On December 21, 2009, Senator Dianne Feinstein of California introduced legislation that aims to prevent building massive solar power plants on certain federal lands. The news was not received well by the solar industry, but there remains reason for optimism. After several years of processing solar right-of-way applications with no results, we expect the Bureau of Land Management (BLM) to issue its first ever approval in 2010. Conservationists concerned about wildlife including the desert tortoise have successfully delayed the BLM’s progress to date, but pressure from the White House and funding from Congress may finally break the logjam. We look for the battle between solar developers and conservationists to rage in 2010, and provide insight as to whether the US government intends to put gigawatts of solar power on its property, or not.
The federal land in question is arguably the best location for solar power in the world. It totals roughly a million acres in six southwest states where sunhours are the highest in the United States and superior to almost any location in Europe. Plus, the nearby California utilities are eager to buy the electricity because of an aggressive state Renewable Portfolio Standard (RPS). Using leading photovoltaic or concentrated solar technologies, an Independent Power Producer (IPP) can generate electricity at less than 15 cents per kilowatt hour and earn a double digit internal rate of return.
The BLM has been accepting applications from solar developers because the Energy Policy Act of 2005 mandates the approval of 10 GW of non-hydropower renewable energy projects on public land by 2015. Ideal conditions for solar attracted a flood of developers; the agency has accepted 220 applications that total well over 100 GW of generating capacity, or more than 10% of the nation’s current generation capacity. Unfortunately, the resources necessary to process the applications were not fully allocated until 2009. The process was slowed down further because issuing a right-of-way permit qualifies as a major federal action that triggers the National Environmental Policy Act (NEPA).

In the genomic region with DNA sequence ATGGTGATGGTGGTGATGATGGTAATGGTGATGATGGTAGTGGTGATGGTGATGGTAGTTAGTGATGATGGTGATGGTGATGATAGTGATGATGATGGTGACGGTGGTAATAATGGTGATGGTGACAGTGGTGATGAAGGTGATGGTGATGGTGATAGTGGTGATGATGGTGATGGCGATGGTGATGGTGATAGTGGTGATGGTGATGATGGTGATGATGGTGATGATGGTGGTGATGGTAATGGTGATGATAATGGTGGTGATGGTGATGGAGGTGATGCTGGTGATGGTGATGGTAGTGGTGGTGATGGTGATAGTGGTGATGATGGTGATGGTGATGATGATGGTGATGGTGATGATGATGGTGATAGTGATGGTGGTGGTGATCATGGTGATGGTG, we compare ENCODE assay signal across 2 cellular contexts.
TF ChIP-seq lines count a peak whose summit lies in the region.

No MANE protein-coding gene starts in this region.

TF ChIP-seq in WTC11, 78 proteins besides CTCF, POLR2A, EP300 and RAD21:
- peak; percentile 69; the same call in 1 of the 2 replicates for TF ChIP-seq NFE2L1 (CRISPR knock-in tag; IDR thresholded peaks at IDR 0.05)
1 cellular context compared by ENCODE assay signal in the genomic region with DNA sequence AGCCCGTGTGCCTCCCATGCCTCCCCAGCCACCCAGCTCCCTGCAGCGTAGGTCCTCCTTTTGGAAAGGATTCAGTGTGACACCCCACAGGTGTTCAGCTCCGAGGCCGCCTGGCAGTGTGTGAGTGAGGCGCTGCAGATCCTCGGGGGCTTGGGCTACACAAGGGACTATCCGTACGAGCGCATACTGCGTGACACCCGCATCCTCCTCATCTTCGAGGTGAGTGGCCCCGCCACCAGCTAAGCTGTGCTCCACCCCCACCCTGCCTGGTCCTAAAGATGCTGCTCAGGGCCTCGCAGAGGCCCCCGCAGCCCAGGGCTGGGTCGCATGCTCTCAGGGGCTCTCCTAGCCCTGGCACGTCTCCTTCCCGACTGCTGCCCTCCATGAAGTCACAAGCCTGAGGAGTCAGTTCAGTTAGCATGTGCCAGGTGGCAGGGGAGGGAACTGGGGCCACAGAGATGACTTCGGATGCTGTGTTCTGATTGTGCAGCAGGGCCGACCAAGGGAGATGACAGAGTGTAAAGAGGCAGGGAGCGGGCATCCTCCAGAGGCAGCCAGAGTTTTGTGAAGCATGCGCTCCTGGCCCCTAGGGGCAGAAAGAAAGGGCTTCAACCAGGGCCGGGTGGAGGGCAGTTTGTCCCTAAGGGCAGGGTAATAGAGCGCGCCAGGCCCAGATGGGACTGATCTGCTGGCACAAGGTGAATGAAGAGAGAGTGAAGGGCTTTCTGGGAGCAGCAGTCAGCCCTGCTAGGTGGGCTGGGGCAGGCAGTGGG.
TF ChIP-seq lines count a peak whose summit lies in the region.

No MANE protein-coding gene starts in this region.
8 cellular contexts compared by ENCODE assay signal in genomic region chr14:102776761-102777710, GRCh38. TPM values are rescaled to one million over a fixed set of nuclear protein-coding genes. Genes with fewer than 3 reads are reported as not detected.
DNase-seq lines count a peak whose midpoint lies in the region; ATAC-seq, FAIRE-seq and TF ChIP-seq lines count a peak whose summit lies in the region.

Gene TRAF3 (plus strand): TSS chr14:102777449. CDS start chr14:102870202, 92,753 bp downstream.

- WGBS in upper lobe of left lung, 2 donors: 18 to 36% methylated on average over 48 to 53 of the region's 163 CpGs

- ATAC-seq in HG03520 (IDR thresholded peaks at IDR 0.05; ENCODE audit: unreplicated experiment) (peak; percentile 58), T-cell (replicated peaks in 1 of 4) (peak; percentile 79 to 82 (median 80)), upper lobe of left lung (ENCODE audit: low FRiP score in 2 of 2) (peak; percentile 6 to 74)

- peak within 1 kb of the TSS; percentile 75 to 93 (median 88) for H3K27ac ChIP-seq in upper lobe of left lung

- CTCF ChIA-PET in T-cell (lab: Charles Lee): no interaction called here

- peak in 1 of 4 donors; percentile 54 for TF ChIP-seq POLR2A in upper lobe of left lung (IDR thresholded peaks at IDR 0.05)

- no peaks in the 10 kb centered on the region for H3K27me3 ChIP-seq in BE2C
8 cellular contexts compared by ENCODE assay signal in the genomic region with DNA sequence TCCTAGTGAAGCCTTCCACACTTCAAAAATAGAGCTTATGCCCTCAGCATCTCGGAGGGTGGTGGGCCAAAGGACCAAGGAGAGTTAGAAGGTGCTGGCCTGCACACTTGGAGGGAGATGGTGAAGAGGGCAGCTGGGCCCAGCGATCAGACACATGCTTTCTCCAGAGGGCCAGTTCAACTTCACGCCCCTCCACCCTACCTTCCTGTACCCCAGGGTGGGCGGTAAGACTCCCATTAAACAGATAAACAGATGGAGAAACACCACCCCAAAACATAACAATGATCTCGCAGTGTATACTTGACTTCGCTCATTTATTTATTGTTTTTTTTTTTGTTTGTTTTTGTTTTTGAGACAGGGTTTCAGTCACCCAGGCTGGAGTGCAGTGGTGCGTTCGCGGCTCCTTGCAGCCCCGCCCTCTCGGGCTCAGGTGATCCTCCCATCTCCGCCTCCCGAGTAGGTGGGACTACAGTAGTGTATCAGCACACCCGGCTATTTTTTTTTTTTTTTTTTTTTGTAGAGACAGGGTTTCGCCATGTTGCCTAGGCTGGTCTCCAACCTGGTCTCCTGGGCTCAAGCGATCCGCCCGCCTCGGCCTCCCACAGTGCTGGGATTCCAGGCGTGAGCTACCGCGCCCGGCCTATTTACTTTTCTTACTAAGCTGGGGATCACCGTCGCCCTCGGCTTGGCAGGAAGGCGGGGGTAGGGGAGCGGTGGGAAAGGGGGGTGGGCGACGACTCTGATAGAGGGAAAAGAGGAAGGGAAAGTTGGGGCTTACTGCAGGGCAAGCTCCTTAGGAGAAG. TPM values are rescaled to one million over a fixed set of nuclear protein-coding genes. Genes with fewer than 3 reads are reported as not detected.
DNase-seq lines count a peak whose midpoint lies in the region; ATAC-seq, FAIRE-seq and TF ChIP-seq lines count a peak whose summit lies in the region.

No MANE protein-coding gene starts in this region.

NEPA requires federal agencies to consider the environmental consequences of “major federal actions.” Solar power plants that affect thousands of acres of undisturbed land are likely to trigger the most stringent level of NEPA review: an Environmental Impact Study (EIS) lasting between 1 and 3 years. NEPA, combined with state-level regulations, offers conservationists an opportunity to slow down or cancel projects. Not one utility-scale solar power plant has completed an EIS. We expect this to change in 2010 though, with a 400-MW project in California poised for completion. Still, the BLM is likely to fall well short of its goal to approve 13 “fast-tracked” projects totaling 4.6 GW this year.
While the “fast-tracked” projects are likely to steal most of the headlines in 2010, we believe the more significant story will be the progress of the BLM’s Programmatic EIS (PEIS). The PEIS is an extensive EIS that covers the region attracting solar developers, but does not evaluate specific proposals. If successful, the study could be used by future applicants to shorten the approval process by a considerable amount. To appease conservationists, the PEIS is now focused on just 24 zones that cover 670,000 acres and have nearly 100 GW of potential capacity. Given that the cumulative U.S. solar capacity is currently less than 2 GW, successful completion of the PEIS could be a “game changer” for solar. The study isn’t likely to be completed until 2011, but the outlook should be clearer when a draft is released sometime in 2010.
Millions of acres of federal land are already in use by the fossil fuel industry with mining claims and drilling leases. Whether solar power will ever enjoy similar privileges is unclear, but we should get a better picture this year.
Robert Lahey is the Senior Legislative Analyst at Ardour Capital Investments, LLC, and can be reached at firstname.lastname@example.org. Founded in 2002, Ardour Capital is the leading research and investment-banking firm exclusively focused on energy technology, alternative energy and power, and clean & renewable technologies. Ardour Capital publishes in-depth company coverage and industry specific research. Ardour Capital offers private and public companies a full range of corporate finance, investment banking and capital market services. Ardour Global Indexes is a family of pure play alternative energy indexes that is the primary measure of cleantech equity performance.